By Sally Absher

Parents and teachers are beginning to recognize the negative impact that high-stakes testing has on education. They see the billions of public tax dollars going to Pearson and others in the testing industry. They see discouraged teachers resigning in record numbers, neighborhood schools closed and replaced by privately managed charter schools, and children as young as kindergarten hating school and experiencing very real physiological symptoms of stress.

Parents and teachers also recognize that the time available to offer instruction in the arts, science, history, civics, foreign language and physical education has been vastly reduced in order to focus on English/Language Arts (ELA) and mathematics and the almighty high-stakes standardized test.

All of this has led to a national “opt out” movement. A recent NPR story reported, “As standardized testing increases in public schools, so do concerns about its consequences.” They cite a recent poll in which 60% of parents agreed there is too much emphasis on standardized testing in schools.

It is hard to pin down the exact number of standardized tests students take. There are 17 standardized tests required at the federal level. But state boards of education and local districts add more tests to the mix, including English-proficiency tests and end-of-course exams.

The Council of the Great City Schools organization is conducting the first-ever national inventory of testing policies in 67 urban school systems. Preliminary findings indicate that students on average take about 113 standardized tests between pre-K and 12th grade. Kindergartners are the least tested, and 11th graders take the most tests.

Wisconsin’s schools superintendent, Tony Evers, told NPR that it isn’t not the amount of testing that should concern parents; “I think it’s rather a question of what testing is used for. If it’s used to punish and to put more pressure on the system, instead of … to identify weaknesses and strengths in kids, we’ve morphed into using tests for high stakes accountability, which is ridiculous.”

Diane Ravitch says, “Testing every child every year in grades 3-8 and 11 is an enormous waste of money and instructional time…Teachers should write their own tests; they know what they taught and what their students should have learned. Use normed standardized tests only for diagnostic purposes, to help students, not to reward or punish them and not to reward or punish their teachers or close their schools.”

The reform policies such as Common Core and TVAAS-based teacher evaluations in Tennessee have led to an explosion of high-stakes standardized tests.  The time devoted to testing and test preparation is growing to previously unheard of levels.  Parents need to say no to the “testing culture” and say our children’s education needs a diverse curriculum, age appropriate standards, and teachers who are respected rather than being blamed as the cause of the problem.

Although the term “opt out” is frequently used, in fact only two states, California and Utah, have state laws expressly allowing parents to prevent their children from taking standardized tests. But ALL parents have the right to refuse to allow their child to take a standardized test, despite what many state or local boards of education are saying.

No Child Left Behind expressly provides: “Parents have the primary responsibility for the education of their children, and States . . . have the primary responsibility for the supporting that parental role.” 20 U.S.C. § 3401.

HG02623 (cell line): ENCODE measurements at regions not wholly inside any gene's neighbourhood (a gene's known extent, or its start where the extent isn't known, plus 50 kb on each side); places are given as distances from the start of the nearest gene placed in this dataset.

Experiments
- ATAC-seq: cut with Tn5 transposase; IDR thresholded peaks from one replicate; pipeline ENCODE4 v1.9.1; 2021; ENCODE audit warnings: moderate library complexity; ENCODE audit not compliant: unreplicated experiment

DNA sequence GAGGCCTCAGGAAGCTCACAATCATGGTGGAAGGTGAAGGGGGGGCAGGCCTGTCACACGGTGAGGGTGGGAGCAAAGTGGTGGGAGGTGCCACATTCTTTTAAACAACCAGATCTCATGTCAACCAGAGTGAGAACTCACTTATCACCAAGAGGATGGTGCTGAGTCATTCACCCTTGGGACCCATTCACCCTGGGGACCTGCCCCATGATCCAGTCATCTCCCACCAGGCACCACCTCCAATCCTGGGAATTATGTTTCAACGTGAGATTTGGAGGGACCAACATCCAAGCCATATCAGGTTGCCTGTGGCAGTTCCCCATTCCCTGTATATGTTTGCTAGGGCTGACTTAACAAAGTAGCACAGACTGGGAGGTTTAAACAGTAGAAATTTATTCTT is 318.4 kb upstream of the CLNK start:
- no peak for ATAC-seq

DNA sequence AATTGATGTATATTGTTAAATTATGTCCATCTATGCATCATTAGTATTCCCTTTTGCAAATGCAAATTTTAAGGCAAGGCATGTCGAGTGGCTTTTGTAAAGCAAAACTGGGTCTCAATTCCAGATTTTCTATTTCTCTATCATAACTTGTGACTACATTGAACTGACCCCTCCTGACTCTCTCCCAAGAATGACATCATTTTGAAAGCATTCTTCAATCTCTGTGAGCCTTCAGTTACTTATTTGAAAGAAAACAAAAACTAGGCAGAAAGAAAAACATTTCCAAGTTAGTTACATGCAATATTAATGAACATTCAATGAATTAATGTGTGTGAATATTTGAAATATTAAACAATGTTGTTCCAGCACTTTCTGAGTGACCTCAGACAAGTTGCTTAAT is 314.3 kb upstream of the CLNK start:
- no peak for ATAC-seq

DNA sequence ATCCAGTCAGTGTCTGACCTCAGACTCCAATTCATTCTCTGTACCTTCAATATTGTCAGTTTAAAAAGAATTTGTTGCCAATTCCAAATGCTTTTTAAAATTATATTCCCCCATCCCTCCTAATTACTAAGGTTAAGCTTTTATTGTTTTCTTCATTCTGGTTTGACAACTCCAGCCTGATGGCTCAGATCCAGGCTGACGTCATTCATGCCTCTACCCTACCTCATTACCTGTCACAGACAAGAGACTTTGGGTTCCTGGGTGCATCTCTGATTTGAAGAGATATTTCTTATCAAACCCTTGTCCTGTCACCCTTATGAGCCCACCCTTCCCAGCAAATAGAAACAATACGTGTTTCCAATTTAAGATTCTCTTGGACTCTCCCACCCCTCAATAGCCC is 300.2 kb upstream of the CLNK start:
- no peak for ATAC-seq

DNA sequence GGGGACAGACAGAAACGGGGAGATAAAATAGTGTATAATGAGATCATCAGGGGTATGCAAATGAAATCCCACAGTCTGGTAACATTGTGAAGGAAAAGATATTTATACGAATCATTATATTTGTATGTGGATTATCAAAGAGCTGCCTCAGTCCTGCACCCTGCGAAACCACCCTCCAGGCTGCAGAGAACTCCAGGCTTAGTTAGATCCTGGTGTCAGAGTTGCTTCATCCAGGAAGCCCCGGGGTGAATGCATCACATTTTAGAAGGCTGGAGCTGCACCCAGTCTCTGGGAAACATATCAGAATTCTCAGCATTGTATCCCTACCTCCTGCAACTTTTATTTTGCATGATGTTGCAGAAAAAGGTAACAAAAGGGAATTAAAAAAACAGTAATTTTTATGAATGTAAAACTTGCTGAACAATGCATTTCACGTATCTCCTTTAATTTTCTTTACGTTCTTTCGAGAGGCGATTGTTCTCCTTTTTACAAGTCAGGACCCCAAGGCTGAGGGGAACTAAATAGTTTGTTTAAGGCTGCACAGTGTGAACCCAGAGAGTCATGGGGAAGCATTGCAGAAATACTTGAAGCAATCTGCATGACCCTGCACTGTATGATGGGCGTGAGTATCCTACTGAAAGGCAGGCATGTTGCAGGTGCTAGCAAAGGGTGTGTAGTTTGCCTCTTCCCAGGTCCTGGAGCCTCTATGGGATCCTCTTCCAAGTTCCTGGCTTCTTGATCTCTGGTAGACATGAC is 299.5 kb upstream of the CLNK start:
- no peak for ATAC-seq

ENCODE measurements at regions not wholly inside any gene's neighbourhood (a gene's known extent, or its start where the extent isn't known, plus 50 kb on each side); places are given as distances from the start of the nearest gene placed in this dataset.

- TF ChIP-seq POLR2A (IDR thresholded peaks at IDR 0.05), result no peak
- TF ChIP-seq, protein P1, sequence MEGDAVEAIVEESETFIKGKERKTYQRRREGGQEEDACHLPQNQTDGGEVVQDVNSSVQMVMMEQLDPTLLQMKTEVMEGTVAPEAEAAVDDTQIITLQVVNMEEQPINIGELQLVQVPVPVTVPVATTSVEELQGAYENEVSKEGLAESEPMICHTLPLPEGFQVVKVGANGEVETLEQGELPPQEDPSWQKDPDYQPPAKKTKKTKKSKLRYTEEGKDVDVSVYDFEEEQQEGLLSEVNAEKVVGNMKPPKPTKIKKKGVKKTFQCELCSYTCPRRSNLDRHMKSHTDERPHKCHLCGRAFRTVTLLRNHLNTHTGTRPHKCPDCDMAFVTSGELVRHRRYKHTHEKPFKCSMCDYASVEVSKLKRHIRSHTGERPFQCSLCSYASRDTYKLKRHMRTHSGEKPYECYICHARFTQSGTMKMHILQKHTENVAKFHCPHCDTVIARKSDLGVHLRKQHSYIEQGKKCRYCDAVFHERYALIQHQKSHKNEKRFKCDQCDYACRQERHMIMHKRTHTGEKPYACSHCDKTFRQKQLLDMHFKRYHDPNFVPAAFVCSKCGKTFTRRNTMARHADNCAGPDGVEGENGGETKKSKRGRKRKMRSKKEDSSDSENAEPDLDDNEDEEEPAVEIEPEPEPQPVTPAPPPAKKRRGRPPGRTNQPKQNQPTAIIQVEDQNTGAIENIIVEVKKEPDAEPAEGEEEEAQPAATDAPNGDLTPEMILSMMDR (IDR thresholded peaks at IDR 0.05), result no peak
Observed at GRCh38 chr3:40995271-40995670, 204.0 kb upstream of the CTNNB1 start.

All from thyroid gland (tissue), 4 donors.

Your right to refuse to allow the state to compel your child to submit to a standardized test (or assessment) has Constitutional dimensions that have been recognized by the Supreme Court of the United States for nearly 100 years. The Supreme Court’s “Parental Rights Doctrine” gives parents the right to refuse common core tests, assessments, lessons, and assignments (since the curriculum and content are inappropriate). This is extrapolated from the First, Ninth & Fourteenth Amendments, and applicable Supreme Court cases.

We are not advocating that parents take action without carefully considering the consequences. The TCAP and End of Course (EOC) assessments do count as a percent of your child’s grade, although the net effect in grades 3-8 will be to lower the second semester grade by half a grade – e.g., from a B+ to a B. Rep. Dunn and Senator Briggs are sponsoring a bill in the legislature that would remove the requirement that the local education authority (LEA) must include student scores in a TCAP subject area as part of the student’s grade in that subject.

But for those who wish to consider this option, there are many resources available. A simple “Google” search will turn up literally hundreds of thousands of results. New York has been a leader in this movement, with 80% of students in some districts refusing the annual state assessment last year. is a good place to start.

It only takes 6% of students refusing the test to invalidate the results. Starving the beast begins with parents, but local school boards can do much to mitigate the situation. In February, the Board of Education in Montclair, NJ passed a policy regarding parents’ right to refuse a test. This policy isn’t “in opposition” to state policy, but simply recognizes parental rights.

The policy states, in part: “…The Montclair BOE recognizes that some parents may choose to have their children decline to take one of more of such standardized tests. It is the policy of the Montclair BOE that the parental decision to decline testing should be met at the district level with educationally appropriate and non-punitive responses. The superintendent is directed to establish a procedure in accordance with this policy.”

Notice that the Superintendent in Montclair, NJ works for the BOE, not vice versa…